It has also been a magnet for economic development. Some of Australia’s biggest companies have now relocated along its corridor. In the past three years it has created an additional 10,000 jobs in Western Sydney and generated more than $3 billion in economic development. But perhaps the importance of the M7 is best illustrated by the dramatic shift in public sentiment. During the construction of the road, Blacktown council put up signs saying ‘no orbit toll’. By the time the project had finished, they had become the project’s biggest fans. Transurban became Blacktown City Council’s corporate citizen of the year.

Roads like this make a massive contribution to our economy. Earlier this year a report from Ernst and Young found that the economic impact of Sydney’s network of motorways is greater than the economic impacts of Sydney’s Port Botany. I think we need to build more M7s, but I am not talking about motorways; I am talking about M7 type projects for our ports and intermodal terminals.

I mentioned a moment ago Port Botany. Combined with Sydney Airport it forms an economic hub that is critical to the Australian economy. Together, the port and the airport contribute tens of billions of dollars to the economy and employ more than 100,000 people. The challenge is to accommodate the enormous growth that both are expected to experience in the next few years. In the next decade both will expand dramatically. Passenger movements at Sydney Airport are expected to increase from 28 million to 60 million. The number of containers moved at Port Botany is expected to double from 1.5 million to three million. Making Sydney work means making this precinct work. It is critical then that surrounding and connecting infrastructure can support this growth. That is why a dedicated freight line is currently being built, that is why we need to widen the M5 and that is why we need to duplicate the M5 East. It is also why we need to develop an intermodal terminal at Moorebank with the support of the private sector, one of a constellation of land ports to help move freight in and around Sydney and to take trucks off our roads, particularly the ones that carry empty containers back to port. The corridor from the port and airport to Western Sydney is one of Australia’s key economic arteries. It is clogged and it needs federal help to fix it. The benefits of this will be felt by the entire country. It will make the port more productive, the transport routes more efficient, Sydney more livable and the national economy stronger.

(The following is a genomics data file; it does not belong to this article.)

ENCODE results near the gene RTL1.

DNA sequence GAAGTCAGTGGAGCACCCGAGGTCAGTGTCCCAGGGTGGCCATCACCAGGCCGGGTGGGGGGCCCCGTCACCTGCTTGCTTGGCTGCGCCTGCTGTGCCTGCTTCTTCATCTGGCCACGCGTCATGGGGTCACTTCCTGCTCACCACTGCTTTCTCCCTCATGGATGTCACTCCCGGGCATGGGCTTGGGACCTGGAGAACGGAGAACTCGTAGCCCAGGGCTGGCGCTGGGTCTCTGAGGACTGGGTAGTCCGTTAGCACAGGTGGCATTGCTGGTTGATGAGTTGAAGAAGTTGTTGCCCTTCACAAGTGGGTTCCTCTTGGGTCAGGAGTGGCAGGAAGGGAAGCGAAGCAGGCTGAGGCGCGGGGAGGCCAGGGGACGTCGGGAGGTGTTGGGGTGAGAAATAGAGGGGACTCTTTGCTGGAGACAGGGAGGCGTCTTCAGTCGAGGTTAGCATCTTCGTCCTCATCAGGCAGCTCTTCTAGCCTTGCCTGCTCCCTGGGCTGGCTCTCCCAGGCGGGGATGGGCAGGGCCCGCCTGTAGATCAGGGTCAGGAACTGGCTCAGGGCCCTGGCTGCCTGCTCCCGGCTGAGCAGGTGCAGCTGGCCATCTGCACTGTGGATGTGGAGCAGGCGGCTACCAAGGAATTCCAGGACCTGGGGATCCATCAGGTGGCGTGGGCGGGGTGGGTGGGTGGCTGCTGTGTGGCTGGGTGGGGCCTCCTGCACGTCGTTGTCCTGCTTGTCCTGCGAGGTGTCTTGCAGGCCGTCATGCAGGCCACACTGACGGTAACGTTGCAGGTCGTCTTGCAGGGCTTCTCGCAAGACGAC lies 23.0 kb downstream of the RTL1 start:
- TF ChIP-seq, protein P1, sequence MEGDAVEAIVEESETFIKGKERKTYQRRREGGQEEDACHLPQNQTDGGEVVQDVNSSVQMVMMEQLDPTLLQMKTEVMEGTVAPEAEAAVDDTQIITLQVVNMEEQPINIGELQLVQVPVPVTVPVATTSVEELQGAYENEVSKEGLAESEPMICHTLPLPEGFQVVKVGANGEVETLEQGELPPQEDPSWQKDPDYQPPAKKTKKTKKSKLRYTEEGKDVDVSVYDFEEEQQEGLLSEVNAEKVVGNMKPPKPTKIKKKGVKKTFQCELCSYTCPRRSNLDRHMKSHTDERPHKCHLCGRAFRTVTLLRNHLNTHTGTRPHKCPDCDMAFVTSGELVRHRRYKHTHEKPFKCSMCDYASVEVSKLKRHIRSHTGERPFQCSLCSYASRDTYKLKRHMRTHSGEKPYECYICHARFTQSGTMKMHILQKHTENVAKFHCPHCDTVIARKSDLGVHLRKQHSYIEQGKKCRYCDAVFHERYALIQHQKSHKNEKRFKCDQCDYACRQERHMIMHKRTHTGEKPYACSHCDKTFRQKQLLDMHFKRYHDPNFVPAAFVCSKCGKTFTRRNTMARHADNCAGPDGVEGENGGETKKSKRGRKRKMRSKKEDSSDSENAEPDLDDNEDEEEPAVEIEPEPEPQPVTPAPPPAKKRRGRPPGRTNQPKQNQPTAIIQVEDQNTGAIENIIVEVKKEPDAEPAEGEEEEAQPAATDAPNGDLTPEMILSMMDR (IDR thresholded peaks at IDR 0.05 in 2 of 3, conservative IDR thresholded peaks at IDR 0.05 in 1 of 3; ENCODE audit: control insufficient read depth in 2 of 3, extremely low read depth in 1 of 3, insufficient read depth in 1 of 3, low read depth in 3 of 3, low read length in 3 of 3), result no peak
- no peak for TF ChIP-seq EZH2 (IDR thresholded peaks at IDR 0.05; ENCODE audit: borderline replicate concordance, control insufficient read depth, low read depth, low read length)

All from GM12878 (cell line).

We also need M7 type projects in our education system and our health system. That is what the $11 billion Education Investment Fund and the $10 billion hospital investment fund will do. And M7 type projects in public transport are what the Building Australia Fund will do. The former government refused point blank to even contemplate investment in public transport. This is what the current Leader of the Opposition said in 2006:

Urban public transport is unequivocally within the state governments’ bailiwick. The public know who is responsible.

My point is that by wiping your hands of responsibility you do not make the economy any stronger, you do not make the economy any more productive and you do not make your cities more productive or more livable.

I got firsthand experience of the benefits of national investment in public transport when I visited Tokyo earlier this year. Tokyo, as many members will know, is one of the biggest cities in the world. More than 12 million people live there. What surprised me was the blue sky. It had none of the smog that you might see in big cities elsewhere throughout the world. This is due in part to the success of the Tokyo public transport system. With 500 kilometres of metro rail lines, 86 per cent of trips are by rail—and the private and government operators make a profit from the fare box. It also means the city is more productive. More people get to work sooner and more people get home more quickly. It is not perfect but it does work. The scale and the density of Tokyo suit it.

Obviously you cannot compare this with Australia. We have very different cities and our populations are quite different but the key difference is national involvement, national investment in public transport, and that is what we have to do here. Already in this year’s budget the government commissioned a feasibility study into a metro link connecting the two largest CBDs in Sydney: Parramatta and the city centre. Also, studies were commissioned in Victoria and South Australia to look at how public transport could ease urban congestion. These are important things. The more efficient our public transport network is, the more productive our economy will be and the fairer it will be. Christopher Brown, the Managing Director of the Tourism and Transport Forum, made this point in the Sydney Morning Herald: